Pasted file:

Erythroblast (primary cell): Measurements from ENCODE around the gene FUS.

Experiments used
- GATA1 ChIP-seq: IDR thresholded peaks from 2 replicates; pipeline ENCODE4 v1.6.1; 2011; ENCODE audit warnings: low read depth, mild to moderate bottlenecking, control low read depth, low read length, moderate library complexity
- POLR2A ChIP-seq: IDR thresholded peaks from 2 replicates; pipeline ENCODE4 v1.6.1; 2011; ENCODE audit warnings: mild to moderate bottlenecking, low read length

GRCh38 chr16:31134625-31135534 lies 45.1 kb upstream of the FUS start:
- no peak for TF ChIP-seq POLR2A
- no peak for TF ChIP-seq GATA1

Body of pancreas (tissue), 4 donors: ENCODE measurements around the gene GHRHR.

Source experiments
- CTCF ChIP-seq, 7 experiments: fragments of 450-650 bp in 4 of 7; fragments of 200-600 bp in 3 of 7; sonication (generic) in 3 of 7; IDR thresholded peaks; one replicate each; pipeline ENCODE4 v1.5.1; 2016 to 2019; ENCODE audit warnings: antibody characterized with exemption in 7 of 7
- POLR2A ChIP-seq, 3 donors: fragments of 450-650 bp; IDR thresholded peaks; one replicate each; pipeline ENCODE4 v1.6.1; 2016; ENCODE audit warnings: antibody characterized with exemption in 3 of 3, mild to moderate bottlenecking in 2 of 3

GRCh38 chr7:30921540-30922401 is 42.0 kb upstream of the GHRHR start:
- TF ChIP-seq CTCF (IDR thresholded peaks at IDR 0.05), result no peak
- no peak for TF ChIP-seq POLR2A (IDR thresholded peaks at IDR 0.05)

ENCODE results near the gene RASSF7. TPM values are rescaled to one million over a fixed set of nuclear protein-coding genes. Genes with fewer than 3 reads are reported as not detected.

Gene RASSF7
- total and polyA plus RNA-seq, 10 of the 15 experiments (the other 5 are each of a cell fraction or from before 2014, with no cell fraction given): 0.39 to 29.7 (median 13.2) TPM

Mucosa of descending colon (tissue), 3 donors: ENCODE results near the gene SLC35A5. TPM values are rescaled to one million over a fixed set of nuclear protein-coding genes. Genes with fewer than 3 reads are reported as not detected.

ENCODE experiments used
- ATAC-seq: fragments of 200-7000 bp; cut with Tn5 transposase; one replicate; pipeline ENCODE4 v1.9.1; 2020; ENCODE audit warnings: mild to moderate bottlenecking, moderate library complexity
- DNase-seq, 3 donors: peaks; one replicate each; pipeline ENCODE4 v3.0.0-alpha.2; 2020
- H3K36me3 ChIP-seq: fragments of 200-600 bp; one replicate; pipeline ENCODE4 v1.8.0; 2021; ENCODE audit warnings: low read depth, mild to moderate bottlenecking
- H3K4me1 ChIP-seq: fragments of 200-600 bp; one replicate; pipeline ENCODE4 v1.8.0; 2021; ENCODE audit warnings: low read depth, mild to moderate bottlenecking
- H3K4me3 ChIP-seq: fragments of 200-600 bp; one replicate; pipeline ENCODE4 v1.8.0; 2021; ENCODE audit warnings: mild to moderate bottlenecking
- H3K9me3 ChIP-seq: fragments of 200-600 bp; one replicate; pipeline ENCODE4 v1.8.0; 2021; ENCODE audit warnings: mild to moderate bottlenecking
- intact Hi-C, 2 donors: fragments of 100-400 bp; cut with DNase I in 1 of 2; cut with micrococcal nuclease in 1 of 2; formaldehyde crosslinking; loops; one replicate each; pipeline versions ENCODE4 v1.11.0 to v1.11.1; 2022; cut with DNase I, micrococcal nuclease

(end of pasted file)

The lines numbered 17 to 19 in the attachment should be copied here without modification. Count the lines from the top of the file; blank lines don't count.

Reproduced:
- total and polyA plus RNA-seq, 10 of the 15 experiments (the other 5 are each of a cell fraction or from before 2014, with no cell fraction given): 0.39 to 29.7 (median 13.2) TPM

Mucosa of descending colon (tissue), 3 donors: ENCODE results near the gene SLC35A5. TPM values are rescaled to one million over a fixed set of nuclear protein-coding genes. Genes with fewer than 3 reads are reported as not detected.

ENCODE experiments used